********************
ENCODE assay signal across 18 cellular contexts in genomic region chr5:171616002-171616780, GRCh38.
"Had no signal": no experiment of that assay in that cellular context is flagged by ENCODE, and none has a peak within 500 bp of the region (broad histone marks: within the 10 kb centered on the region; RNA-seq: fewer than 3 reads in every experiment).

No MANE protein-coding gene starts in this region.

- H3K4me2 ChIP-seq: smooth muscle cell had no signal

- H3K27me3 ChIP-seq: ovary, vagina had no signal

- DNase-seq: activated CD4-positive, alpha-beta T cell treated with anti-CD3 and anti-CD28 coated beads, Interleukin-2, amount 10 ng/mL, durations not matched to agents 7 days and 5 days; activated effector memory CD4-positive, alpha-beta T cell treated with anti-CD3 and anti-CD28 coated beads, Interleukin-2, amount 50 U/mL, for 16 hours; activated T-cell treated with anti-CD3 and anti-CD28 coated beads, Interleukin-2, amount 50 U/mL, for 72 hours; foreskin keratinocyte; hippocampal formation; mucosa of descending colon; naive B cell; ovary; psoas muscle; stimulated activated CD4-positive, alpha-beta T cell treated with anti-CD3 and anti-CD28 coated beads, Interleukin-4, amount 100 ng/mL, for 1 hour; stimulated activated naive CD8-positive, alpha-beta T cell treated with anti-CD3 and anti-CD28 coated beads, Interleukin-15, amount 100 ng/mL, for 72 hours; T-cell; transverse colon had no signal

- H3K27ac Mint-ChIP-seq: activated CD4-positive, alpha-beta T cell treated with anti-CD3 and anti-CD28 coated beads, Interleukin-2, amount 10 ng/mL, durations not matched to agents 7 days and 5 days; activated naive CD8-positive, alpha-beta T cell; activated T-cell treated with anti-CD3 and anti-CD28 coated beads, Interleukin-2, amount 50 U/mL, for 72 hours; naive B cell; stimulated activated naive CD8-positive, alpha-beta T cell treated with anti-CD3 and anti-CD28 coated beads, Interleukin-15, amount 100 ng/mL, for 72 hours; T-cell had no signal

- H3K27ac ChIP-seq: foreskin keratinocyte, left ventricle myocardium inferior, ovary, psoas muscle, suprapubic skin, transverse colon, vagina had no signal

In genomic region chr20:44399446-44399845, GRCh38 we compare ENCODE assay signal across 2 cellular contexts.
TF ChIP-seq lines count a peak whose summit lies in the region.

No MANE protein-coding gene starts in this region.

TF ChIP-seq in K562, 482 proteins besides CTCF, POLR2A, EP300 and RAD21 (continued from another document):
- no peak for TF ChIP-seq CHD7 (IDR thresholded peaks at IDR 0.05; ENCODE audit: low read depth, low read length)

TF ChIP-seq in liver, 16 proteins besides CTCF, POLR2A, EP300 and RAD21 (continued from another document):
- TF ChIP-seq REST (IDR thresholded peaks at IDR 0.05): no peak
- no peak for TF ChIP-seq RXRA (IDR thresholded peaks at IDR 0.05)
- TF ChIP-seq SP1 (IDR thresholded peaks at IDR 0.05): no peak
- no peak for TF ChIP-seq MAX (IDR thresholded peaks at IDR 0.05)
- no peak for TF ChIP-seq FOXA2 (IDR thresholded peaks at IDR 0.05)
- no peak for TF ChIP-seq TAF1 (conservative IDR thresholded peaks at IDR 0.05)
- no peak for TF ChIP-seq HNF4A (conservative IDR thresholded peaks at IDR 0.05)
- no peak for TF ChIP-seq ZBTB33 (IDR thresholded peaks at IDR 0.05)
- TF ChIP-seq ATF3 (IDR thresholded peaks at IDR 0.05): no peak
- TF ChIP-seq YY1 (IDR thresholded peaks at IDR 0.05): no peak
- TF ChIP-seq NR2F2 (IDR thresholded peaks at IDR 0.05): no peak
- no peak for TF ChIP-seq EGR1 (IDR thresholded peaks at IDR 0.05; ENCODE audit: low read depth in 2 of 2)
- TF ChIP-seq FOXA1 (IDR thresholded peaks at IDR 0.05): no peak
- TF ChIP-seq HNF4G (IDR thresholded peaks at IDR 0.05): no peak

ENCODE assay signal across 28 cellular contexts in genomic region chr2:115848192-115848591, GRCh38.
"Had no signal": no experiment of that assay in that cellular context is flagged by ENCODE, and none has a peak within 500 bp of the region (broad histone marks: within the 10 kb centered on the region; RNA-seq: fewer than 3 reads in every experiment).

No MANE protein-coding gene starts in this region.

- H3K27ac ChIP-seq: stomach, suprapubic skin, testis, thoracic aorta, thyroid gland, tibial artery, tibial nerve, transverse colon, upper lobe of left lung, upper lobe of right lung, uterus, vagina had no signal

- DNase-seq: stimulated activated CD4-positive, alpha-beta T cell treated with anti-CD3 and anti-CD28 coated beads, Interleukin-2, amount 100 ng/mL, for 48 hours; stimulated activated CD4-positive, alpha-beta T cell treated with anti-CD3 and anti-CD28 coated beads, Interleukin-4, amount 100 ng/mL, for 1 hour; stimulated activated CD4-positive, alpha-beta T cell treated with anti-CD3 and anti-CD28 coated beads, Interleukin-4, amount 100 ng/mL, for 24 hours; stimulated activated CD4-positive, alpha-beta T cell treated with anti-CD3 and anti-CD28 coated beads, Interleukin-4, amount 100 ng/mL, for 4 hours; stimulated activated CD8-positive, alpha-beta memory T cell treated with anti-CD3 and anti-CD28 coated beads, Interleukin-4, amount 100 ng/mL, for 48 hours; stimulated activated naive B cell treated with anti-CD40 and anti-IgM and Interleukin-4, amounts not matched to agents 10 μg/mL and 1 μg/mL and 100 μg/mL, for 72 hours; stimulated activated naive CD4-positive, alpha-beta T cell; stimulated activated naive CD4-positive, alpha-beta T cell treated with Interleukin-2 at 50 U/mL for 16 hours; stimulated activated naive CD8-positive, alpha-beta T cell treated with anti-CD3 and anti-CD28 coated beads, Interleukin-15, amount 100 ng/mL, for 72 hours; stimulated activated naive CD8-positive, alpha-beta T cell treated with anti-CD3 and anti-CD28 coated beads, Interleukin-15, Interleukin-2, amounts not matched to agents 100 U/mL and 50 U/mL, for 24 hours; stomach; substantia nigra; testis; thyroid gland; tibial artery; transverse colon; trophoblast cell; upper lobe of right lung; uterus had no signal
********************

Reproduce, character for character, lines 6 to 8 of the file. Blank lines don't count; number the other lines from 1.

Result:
- DNase-seq: activated CD4-positive, alpha-beta T cell treated with anti-CD3 and anti-CD28 coated beads, Interleukin-2, amount 10 ng/mL, durations not matched to agents 7 days and 5 days; activated effector memory CD4-positive, alpha-beta T cell treated with anti-CD3 and anti-CD28 coated beads, Interleukin-2, amount 50 U/mL, for 16 hours; activated T-cell treated with anti-CD3 and anti-CD28 coated beads, Interleukin-2, amount 50 U/mL, for 72 hours; foreskin keratinocyte; hippocampal formation; mucosa of descending colon; naive B cell; ovary; psoas muscle; stimulated activated CD4-positive, alpha-beta T cell treated with anti-CD3 and anti-CD28 coated beads, Interleukin-4, amount 100 ng/mL, for 1 hour; stimulated activated naive CD8-positive, alpha-beta T cell treated with anti-CD3 and anti-CD28 coated beads, Interleukin-15, amount 100 ng/mL, for 72 hours; T-cell; transverse colon had no signal

- H3K27ac Mint-ChIP-seq: activated CD4-positive, alpha-beta T cell treated with anti-CD3 and anti-CD28 coated beads, Interleukin-2, amount 10 ng/mL, durations not matched to agents 7 days and 5 days; activated naive CD8-positive, alpha-beta T cell; activated T-cell treated with anti-CD3 and anti-CD28 coated beads, Interleukin-2, amount 50 U/mL, for 72 hours; naive B cell; stimulated activated naive CD8-positive, alpha-beta T cell treated with anti-CD3 and anti-CD28 coated beads, Interleukin-15, amount 100 ng/mL, for 72 hours; T-cell had no signal

- H3K27ac ChIP-seq: foreskin keratinocyte, left ventricle myocardium inferior, ovary, psoas muscle, suprapubic skin, transverse colon, vagina had no signal